4 Ideas to Boost Creativity in Your Studies
Edward de Bono said, “Creativity is a great motivator because it makes people interested in what they are doing. Creativity gives hope that there can be a worthwhile idea. Creativity gives the possibility of some sort of achievement to everyone.” Keep things interesting in your career and in your studies with these ideas of how to boost your creativity.
Melody Jackson, founder of Smart Girls Productions, suggests brainstorming to help creativity. Brainstorm with a friend or colleague each week for a short session. You can do this with someone in your business or outside of it. This is almost more beneficial if they are outside of your industry because the other person doesn’t have as many fixed ideas. Each person comes to the call with a question or issue for the partner to brainstorm answers for. As you pose your question, explain the situation a little bit. Then, the other person starts spitting out as many ideas as they can think of for 3 minutes. Take notes on it and then you switch. Be consistent at this and don’t let yourself off the hook by thinking that you don’t need help with anything. The power of this resource comes from digging down into places in your mind that you don’t normally go.
A study done at the University of Washington found that meditation increases creative thinking. Clarity often helps to clear the mind of the clutter of thoughts that we may have stored in our busy inbox, voice-mails, and to-do lists. It is important to take a 20 minutes break during the middle of the day to unwind. When our minds relax, creative thoughts and ideas are more likely to appear.
Maintain and cultivate a sense of curiosity. Suni Suni, founder of careerglider.com says, “Often the biggest problem that occurs in stifling or stagnating creativity is a sense where you approach the work you face day to day as if it is a “been there, done that” sort of exercise.” It is easy to fall into this mindset as we all tend to face very role-driven categories of work and studies, and the more we demonstrate experience with and aptitudes for certain types of work, the more likely we are to align to that narrow category of expertise. But that should not ever prevent us from asking “what if…” each time we get a new assignment.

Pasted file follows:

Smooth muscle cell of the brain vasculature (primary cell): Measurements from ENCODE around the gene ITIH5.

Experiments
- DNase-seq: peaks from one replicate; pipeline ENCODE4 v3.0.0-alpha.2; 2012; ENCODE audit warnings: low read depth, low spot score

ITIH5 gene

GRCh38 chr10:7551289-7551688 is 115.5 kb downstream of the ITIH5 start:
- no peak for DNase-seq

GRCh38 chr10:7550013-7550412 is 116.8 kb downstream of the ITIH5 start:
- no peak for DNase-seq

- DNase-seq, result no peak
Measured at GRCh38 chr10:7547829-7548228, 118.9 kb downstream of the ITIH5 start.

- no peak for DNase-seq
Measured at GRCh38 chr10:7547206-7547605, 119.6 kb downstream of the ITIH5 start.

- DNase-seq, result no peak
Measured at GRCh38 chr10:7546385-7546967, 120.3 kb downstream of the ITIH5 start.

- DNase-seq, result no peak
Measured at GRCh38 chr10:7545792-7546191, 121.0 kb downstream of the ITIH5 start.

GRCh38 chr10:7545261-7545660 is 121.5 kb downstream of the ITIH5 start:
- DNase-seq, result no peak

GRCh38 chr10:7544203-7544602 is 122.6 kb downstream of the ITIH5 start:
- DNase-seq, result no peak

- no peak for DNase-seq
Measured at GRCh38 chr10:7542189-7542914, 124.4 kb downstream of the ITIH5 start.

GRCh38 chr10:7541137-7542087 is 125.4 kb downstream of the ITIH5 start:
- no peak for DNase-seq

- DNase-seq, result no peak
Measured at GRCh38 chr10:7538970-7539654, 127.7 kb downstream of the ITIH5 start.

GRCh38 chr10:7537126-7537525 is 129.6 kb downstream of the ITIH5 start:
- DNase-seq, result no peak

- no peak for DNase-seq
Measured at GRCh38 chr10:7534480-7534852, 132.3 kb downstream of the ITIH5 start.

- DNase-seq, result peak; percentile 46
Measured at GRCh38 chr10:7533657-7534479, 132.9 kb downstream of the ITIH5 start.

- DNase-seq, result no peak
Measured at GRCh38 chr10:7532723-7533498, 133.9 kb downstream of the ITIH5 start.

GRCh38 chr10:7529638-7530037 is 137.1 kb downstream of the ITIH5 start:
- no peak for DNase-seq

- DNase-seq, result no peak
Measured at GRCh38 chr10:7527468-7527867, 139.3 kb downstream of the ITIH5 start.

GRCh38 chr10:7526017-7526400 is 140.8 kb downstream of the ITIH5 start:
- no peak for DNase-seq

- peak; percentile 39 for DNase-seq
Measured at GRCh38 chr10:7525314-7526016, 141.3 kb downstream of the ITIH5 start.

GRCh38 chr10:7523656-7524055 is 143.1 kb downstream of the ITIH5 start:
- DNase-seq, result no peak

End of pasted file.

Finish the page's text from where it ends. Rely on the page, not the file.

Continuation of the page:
The ability to laugh at oneself and to maintain a light-hearted perspective in the midst of stressful circumstances is not just a great way to manage stress it’s also a key to creativity.
In 2004, a research team led by Dartmouth psychologist William Kelley, PhD, asked participants to watch episodes of Seinfeld and other comedies while recording fMRI images of the participants’ brain activity. Later, when researchers compared the brain scans with the timing of the participants’ laughter, they found that just before participants laughed at a joke (when their brains were working to get the joke), their posterior temporal lobes—the same area of the brain that helps solve problems—lit up. Those findings give neurological support to what psychologists have known for several decades: exposure to comedy bolsters creativity and enhances problem-solving and workplace effectiveness.
Creativity gives hope to a worthwhile idea. As you follow these ideas, you will be more happy and creative at work. It will make your days more interesting and your life will take on more meaning.